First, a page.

The Black Storm-Petrel inhabits tropical, subtropical, and warm-temperate waters of the extreme eastern North Pacific Ocean, where it nests in xeric habitat on islands. Its breeding range overlaps broadly with several other all-dark Oceanodroma storm-petrels, often cohabiting the same islands and even (sometimes sequentially) the same nesting crevices. Nesting habitat is divided on the basis of a nesting cavity-size to body-size relationship. As is true of most all-dark forms, the Black Storm-Petrel does not excavate its own nesting cavity, unlike many other storm-petrel species. Like almost all storm-petrels, the Black Storm-Petrel is active at colonies only at night, a defense against avian predators. Breeding populations are limited by availability of nesting habitat and have been affected immensely by the introduction of feral and predatory mammals to islands.
Similar to other seabirds that nest in the Gulf of California, the Black Storm-Petrel exhibits an unusual bifurcation in its overwintering range. The species vacates the Gulf of California and southern Pacific Baja California coast, with some portion of the population moving north to waters off southern and central California and another, larger portion, moving south to waters off Central America and northern South America. This range bifurcation may be an adaptive strategy to avoid entrapment by hurricanes in the Gulf of California and along the adjacent Mexican coast.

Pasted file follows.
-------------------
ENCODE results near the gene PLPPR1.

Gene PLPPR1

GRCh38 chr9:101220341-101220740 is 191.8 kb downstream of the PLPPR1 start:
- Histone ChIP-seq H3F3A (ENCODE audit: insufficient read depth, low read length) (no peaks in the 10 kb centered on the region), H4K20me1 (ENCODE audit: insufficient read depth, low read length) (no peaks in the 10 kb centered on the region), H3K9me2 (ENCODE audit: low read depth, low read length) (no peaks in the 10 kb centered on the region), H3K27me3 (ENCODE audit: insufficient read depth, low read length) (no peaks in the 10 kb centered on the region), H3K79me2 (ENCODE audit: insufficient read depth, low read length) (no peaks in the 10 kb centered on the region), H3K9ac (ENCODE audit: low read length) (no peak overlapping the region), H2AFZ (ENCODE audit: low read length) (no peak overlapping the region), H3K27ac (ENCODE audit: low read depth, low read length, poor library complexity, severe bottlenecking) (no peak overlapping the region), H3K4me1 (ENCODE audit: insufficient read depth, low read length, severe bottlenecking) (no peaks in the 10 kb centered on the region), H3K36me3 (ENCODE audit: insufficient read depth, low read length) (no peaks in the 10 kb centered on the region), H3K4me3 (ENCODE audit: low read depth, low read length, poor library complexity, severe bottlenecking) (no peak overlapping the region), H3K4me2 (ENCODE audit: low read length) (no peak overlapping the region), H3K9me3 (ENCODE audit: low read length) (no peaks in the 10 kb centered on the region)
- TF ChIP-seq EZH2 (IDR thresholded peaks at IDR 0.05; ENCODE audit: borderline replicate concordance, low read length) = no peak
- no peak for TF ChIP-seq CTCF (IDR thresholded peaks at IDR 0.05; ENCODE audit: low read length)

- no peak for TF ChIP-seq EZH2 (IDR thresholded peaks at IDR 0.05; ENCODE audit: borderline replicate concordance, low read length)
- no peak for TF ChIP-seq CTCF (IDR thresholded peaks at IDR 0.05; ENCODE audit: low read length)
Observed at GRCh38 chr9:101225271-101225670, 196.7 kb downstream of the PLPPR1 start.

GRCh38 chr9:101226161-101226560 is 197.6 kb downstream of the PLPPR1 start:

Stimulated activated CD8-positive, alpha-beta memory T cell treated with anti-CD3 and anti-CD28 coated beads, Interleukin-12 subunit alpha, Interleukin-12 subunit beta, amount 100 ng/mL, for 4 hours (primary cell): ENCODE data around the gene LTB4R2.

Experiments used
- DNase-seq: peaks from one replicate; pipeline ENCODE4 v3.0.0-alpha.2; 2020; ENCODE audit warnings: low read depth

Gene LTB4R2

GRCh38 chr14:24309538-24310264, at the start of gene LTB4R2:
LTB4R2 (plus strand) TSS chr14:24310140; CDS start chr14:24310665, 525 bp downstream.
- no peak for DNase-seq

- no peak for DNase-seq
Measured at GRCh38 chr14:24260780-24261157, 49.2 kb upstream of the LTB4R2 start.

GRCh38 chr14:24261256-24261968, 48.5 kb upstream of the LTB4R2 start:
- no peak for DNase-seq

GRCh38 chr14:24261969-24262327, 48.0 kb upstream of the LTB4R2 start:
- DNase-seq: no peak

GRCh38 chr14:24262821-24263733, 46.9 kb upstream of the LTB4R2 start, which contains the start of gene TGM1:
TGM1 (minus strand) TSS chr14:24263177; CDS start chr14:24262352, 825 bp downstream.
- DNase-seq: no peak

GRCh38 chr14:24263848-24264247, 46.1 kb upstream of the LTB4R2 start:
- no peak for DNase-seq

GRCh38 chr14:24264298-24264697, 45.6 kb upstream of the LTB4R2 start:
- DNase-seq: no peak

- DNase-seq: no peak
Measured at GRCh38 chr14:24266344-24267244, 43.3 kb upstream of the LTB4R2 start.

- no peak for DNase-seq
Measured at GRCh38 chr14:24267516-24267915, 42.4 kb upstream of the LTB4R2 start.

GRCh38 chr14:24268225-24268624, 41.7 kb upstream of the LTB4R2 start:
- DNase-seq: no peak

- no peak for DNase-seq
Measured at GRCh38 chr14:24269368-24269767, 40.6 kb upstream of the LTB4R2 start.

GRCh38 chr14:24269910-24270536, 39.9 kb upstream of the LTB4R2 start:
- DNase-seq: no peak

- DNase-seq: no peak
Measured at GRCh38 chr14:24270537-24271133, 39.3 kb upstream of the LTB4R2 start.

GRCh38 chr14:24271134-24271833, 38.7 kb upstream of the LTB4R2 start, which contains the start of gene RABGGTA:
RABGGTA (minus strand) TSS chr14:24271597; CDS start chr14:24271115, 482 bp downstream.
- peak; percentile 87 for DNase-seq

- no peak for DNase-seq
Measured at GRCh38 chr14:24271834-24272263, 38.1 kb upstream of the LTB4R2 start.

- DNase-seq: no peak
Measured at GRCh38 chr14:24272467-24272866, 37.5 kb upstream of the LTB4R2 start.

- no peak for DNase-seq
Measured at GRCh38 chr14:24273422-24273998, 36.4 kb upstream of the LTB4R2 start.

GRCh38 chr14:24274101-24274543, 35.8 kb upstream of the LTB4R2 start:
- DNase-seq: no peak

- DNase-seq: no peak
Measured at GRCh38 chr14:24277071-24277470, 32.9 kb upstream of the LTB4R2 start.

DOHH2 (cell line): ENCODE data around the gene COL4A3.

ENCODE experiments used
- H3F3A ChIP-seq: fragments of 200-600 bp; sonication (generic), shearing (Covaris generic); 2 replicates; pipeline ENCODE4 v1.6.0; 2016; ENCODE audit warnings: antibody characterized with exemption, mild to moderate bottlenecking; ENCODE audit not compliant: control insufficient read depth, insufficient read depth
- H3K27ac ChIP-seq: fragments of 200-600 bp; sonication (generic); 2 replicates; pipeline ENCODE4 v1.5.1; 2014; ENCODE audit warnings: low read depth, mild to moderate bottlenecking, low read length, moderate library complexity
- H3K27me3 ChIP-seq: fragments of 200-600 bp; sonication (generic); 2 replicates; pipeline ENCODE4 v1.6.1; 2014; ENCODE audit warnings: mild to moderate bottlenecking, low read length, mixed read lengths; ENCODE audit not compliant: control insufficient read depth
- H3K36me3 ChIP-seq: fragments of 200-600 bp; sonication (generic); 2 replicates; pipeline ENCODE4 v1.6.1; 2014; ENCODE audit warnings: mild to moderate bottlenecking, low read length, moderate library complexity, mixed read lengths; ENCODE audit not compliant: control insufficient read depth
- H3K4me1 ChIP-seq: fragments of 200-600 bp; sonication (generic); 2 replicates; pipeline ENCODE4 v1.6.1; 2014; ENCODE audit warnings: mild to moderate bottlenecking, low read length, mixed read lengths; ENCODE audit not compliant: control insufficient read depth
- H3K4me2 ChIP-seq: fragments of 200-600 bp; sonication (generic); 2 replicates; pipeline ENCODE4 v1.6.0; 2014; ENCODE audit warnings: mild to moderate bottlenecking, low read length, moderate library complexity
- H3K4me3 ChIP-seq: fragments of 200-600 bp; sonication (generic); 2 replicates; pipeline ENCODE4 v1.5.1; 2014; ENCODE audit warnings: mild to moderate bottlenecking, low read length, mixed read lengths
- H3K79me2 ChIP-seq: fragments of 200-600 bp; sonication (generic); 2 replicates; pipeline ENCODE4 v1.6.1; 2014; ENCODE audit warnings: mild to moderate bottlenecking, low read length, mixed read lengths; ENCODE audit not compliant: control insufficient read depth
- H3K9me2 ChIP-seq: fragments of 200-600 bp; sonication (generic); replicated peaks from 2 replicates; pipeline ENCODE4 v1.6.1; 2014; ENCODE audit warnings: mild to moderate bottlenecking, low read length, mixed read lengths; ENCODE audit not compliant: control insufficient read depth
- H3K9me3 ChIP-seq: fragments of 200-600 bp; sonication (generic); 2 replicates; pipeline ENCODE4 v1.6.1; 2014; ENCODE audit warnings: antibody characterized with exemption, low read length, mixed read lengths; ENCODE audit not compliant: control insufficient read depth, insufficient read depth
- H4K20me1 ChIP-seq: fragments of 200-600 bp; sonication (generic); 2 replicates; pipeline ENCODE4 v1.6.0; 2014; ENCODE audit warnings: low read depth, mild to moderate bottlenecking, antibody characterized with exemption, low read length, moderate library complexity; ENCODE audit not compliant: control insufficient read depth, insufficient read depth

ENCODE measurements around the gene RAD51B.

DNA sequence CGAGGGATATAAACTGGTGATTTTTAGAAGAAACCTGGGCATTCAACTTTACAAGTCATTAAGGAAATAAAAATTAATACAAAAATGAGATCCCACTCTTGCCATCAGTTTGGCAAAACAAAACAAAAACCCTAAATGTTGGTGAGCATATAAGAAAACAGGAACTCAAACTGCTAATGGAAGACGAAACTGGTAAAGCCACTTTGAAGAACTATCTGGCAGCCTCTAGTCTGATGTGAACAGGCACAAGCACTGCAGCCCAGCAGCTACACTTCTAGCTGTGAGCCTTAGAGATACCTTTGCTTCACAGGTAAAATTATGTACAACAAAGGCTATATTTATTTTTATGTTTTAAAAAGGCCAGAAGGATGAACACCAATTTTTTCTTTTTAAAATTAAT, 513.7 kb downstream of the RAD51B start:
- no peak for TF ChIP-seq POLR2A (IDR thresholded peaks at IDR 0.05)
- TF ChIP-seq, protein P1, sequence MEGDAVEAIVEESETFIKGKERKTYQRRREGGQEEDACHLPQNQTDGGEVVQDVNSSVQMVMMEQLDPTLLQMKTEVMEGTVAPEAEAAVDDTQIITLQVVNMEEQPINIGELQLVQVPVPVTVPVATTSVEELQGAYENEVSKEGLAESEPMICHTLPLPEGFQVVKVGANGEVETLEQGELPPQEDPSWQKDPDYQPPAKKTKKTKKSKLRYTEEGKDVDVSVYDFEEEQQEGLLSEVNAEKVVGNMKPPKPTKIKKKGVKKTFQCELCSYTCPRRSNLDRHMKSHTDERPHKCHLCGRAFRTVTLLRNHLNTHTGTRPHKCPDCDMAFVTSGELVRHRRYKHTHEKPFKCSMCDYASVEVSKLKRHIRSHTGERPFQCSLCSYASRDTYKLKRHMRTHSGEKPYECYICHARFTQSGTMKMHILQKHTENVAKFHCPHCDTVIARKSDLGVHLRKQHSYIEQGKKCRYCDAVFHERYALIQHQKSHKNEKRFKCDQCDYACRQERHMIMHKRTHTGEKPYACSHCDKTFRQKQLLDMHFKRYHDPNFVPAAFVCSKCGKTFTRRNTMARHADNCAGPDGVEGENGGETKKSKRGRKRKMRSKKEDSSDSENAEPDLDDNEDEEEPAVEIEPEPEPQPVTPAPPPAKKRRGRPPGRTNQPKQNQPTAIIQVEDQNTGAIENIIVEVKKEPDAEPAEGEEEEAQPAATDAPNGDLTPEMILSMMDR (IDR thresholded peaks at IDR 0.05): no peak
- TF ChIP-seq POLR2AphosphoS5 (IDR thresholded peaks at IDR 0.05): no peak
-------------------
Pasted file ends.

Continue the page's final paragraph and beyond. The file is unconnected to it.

The Black Storm-Petrel has been little studied on its nesting grounds, owing to the difficult habitat it occupies on breeding islands (rocky talus with dense growth of cactus). What is known mostly confirms a basic storm-petrel life-history strategy: burrow-nesting, nocturnal nest visitation, 1-egg clutch, slow chick growth, etc. (cf. 1, 2, 3). What is remarkable is the concentration of so many storm-petrel species among the islands of Baja California (Mexico) and southern California (United States), with diversification seemingly related to body size and use of marine habitat. Upon extinction of the Guadalupe Storm-Petrel (O. macrodactyla) in the 20th century, the Black Storm-Petrel is now the largest and is the most inshore of the group.